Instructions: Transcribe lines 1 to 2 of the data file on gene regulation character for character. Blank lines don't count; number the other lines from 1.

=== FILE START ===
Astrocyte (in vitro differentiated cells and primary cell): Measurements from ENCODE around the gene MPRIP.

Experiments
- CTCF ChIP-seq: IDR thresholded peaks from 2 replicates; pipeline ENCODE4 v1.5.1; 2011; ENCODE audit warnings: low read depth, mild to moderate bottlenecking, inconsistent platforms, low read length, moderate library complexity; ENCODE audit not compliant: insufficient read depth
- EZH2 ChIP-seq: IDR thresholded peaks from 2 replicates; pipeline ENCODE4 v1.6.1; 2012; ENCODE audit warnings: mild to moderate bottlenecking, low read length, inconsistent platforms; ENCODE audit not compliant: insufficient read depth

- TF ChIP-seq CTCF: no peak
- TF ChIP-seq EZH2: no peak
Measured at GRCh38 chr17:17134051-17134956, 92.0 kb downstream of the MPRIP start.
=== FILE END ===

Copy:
Astrocyte (in vitro differentiated cells and primary cell): Measurements from ENCODE around the gene MPRIP.

Experiments